FTSE 100 stocks and UK house prices have both been booming over the last year. Today, it’s the turn of property prices to hit the headlines, as latest Nationwide figures show they have jumped 10.9% in the year to May.
This is incredible, given the challenges of the last year. Record low mortgage rates, the stamp duty holiday and a widespread urge for space following the trauma of lockdown are driving demand. Yet houses are not the only assets rising. FTSE 100 stocks have also been going gangbusters.
The index of blue-chip shares is up 14.3% over the last year, to trade at 7,102. That’s slightly faster growth than house prices (with dividends on top). But this short-term success isn’t the reason I favour FTSE 100 stocks over becoming a buy-to-let investor. I think they are streets ahead for a host of reasons.
Buy-to-let is a bother
FTSE 100 and FTSE 250 stocks, which I focus my efforts on, are just so easy to buy. I can buy them in seconds for a flat dealing fee of £10, or less. In today’s overheated market, buying property takes four to five months from bid to completion.
Another reason I favour FTSE 100 stocks is that the stamp duty is just 0.5%. Anybody buying property today is almost certain to miss the stamp duty holiday due to processing delays, while buy-to-let investors face a 3% surcharge. From 1 October, a £250,000 property will incur £10,000 in stamp duty. The bill rises to a thumping £24,000 on a £450,000 investment property. Plus there are other costs, such as legal costs, survey and mortgage arrangement fees.
After I’ve chosen my FTSE 100 stocks, I don’t have to do very much, apart from check how they’re doing from time to time. Of course, I also have to accept that they might not be doing very well. But that relatively easy approach isn’t the case with property. Owners have to do up their property, maintain it, pay utility bills, meet council tax obligations, and so on.
I’m sticking with FTSE 100 stocks
If I rented my property out as a buy-to-let, I’d need to find tenants, interview them, take deposits, answer their emergency calls and replace them when they left. Either that, or pay a letting agent to do it for me. As any landlord will tell me, the regulatory burden has increased massively. With FTSE 100 stocks, there’s none of that.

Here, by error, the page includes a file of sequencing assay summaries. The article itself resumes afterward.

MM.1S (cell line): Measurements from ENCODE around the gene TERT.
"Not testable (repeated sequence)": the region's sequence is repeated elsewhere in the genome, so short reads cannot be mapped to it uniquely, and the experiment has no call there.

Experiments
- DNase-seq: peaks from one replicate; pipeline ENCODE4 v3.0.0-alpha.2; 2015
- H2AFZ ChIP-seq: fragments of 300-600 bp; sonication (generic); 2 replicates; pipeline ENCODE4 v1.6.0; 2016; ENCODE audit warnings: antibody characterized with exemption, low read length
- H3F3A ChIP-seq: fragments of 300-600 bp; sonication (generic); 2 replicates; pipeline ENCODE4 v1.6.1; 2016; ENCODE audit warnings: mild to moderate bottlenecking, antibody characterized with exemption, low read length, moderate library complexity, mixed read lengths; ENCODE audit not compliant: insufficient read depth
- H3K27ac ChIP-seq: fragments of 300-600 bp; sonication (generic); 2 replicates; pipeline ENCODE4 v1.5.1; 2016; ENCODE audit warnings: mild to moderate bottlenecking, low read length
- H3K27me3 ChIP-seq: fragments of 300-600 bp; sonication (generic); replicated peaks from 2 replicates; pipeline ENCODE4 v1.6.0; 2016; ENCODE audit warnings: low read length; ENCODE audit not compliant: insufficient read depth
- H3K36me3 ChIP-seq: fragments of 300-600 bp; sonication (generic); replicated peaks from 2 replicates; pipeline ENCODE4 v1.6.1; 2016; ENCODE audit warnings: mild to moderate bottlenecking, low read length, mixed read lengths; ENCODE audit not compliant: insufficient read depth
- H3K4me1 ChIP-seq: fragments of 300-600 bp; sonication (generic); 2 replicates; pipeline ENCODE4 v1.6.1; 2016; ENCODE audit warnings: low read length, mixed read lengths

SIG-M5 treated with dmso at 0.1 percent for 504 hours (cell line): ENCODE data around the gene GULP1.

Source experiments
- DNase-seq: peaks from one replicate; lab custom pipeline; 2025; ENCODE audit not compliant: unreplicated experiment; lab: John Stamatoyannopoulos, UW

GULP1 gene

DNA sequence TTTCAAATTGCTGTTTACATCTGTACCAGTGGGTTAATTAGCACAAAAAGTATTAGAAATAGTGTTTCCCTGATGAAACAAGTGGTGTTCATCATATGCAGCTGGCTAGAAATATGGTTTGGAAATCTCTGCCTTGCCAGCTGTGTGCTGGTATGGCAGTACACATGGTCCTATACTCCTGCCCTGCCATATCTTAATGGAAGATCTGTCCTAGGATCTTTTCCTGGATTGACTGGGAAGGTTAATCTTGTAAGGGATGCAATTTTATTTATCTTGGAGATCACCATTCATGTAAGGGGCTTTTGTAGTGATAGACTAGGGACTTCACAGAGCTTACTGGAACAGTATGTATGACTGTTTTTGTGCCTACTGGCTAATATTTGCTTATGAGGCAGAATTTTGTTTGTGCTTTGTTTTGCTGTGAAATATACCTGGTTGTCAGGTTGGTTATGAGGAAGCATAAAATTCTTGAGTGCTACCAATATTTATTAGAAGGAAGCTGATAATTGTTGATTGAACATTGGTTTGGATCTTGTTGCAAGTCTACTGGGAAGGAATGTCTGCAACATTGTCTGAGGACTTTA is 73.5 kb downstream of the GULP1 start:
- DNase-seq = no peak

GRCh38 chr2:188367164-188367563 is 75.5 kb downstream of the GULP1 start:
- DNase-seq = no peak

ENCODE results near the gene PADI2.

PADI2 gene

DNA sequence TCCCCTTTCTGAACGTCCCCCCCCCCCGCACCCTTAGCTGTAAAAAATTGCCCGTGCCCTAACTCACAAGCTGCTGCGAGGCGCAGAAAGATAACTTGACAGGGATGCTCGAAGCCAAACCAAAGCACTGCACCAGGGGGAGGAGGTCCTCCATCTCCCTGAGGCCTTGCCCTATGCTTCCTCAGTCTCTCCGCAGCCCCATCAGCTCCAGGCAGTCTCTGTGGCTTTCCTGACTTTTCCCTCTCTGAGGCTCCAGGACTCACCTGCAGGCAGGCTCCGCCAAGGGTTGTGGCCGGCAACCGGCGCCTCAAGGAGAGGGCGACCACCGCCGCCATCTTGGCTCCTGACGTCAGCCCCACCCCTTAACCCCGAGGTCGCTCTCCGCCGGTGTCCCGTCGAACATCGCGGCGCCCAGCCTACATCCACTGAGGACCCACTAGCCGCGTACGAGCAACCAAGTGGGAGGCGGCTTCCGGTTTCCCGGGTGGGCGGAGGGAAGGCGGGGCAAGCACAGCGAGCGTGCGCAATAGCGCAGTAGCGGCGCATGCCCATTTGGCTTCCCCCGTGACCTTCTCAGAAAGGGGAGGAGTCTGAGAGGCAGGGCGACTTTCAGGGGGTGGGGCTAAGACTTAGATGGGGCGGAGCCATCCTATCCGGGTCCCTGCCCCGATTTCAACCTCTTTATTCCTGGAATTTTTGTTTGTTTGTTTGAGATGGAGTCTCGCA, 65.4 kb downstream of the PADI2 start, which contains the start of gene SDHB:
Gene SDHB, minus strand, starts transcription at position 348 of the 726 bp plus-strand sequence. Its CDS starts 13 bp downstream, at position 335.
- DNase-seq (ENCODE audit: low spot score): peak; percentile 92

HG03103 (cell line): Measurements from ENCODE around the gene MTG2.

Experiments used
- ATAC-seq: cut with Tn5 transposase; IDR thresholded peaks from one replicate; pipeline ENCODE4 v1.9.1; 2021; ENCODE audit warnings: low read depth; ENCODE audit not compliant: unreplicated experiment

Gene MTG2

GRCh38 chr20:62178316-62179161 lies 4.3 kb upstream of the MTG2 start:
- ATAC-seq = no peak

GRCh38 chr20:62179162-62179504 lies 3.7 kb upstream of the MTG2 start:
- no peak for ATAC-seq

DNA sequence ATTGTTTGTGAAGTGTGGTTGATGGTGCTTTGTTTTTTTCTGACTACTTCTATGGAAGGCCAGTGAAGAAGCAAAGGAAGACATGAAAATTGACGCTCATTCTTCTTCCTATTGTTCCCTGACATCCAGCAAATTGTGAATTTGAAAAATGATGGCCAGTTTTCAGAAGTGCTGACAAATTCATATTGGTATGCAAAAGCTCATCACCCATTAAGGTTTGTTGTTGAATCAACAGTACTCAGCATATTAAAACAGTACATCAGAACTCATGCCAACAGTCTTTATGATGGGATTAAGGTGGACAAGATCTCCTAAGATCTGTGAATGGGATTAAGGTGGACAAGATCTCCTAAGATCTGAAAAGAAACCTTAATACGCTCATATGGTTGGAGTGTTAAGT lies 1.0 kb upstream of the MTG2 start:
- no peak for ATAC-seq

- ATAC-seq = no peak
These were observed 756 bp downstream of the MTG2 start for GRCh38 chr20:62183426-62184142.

I know buy-to-let can be a good option for some people. But it’s not for me. I don’t want to pay capital gains tax on any profit when I sell, at either 18% or 28%, depending on my tax bracket. When I buy FTSE 100 stocks inside my Stocks and Shares ISA allowance, I don’t have to worry about CGT at all. My dividend income will be free of tax as well, whereas rental income from tenants is taxable. I don’t even have to mention ISA holdings on my tax return. That saves a lot of admin too.
That’s why I’m shunning buy-to-let, and will stick to investing in FTSE 100 stocks instead.
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Harvey Jones has no position in any of the shares mentioned. The Motley Fool UK has no position in any of the shares mentioned. Views expressed on the companies mentioned in this article are those of the writer and therefore may differ from the official recommendations we make in our subscription services such as Share Advisor, Hidden Winners and Pro. Here at The Motley Fool we believe that considering a diverse range of insights makes us better investors.